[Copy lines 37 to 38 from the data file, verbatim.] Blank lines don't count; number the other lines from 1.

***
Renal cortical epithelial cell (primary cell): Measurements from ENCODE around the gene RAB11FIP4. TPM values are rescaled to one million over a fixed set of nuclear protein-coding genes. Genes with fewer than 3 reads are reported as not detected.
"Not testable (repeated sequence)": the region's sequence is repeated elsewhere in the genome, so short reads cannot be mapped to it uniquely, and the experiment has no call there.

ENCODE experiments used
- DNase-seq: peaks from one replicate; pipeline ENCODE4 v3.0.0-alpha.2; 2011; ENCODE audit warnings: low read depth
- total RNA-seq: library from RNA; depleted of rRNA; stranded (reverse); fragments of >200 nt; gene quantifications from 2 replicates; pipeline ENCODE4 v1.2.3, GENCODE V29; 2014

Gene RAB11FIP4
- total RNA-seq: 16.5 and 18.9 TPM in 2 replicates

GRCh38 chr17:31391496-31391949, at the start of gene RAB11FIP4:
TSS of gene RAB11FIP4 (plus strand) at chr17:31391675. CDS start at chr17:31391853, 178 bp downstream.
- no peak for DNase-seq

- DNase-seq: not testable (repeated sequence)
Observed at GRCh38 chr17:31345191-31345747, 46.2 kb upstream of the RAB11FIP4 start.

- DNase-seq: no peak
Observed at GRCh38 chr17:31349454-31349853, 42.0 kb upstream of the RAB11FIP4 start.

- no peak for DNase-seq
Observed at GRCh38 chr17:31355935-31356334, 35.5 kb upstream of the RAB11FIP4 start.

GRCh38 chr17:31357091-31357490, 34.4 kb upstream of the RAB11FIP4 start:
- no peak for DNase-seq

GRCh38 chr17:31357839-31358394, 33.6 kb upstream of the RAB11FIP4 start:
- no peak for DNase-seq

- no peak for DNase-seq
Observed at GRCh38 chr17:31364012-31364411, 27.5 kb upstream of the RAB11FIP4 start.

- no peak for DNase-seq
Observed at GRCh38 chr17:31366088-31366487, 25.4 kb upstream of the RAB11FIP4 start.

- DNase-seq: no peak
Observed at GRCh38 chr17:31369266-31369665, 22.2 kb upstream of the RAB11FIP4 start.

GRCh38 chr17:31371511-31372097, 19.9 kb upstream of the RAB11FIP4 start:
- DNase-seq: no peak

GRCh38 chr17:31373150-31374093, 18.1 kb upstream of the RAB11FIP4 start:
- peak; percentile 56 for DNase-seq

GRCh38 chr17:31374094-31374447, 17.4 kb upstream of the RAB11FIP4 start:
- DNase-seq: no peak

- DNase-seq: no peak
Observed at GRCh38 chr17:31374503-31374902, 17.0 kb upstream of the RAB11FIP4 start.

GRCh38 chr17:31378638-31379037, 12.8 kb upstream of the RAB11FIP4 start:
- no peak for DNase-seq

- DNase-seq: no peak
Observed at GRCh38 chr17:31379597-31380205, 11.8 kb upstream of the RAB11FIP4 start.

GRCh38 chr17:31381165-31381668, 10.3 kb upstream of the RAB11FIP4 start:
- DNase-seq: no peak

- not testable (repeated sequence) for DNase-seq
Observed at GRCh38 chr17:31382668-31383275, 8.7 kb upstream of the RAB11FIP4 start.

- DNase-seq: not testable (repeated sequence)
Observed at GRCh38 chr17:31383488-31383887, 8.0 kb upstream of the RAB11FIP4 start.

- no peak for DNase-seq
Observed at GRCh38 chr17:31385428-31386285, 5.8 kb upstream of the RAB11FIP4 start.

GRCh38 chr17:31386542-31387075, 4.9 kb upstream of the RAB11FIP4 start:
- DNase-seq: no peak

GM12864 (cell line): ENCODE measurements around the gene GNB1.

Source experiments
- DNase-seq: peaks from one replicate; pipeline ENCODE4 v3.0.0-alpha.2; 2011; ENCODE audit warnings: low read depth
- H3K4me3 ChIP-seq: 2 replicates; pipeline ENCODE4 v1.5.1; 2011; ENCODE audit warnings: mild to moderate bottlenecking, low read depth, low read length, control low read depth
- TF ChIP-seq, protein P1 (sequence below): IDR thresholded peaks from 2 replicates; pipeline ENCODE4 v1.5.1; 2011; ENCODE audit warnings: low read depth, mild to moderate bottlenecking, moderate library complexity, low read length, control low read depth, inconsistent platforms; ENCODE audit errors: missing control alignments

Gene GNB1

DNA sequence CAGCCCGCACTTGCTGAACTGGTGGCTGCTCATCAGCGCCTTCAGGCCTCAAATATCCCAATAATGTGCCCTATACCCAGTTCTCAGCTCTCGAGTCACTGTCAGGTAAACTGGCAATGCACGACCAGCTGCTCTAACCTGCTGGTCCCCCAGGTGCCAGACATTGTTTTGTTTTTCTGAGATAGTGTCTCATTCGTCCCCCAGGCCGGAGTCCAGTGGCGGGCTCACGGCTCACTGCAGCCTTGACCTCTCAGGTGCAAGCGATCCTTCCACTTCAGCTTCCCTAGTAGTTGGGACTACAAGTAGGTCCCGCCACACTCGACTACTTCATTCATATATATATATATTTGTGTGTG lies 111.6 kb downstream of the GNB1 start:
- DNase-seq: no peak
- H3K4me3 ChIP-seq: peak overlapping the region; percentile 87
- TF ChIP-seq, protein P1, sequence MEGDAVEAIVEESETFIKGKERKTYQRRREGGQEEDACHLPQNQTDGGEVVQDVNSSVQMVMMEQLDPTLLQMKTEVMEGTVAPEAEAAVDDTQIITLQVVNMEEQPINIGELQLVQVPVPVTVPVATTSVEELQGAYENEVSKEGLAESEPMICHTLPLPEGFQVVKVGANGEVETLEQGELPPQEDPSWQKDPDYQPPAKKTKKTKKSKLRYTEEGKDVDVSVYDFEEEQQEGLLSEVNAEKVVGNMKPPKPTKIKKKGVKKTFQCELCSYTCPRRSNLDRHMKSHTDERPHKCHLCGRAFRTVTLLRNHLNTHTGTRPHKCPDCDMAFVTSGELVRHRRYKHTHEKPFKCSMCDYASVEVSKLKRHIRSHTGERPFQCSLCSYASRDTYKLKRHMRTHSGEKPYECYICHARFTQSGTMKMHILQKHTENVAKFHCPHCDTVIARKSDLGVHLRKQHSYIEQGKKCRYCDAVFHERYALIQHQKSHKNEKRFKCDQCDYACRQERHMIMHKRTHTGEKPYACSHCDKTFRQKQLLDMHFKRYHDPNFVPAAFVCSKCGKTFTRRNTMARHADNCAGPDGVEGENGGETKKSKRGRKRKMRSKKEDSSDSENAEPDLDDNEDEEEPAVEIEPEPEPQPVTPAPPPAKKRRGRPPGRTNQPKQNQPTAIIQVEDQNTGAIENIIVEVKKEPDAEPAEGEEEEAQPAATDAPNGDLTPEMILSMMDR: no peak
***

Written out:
- DNase-seq: no peak
Observed at GRCh38 chr17:31379597-31380205, 11.8 kb upstream of the RAB11FIP4 start.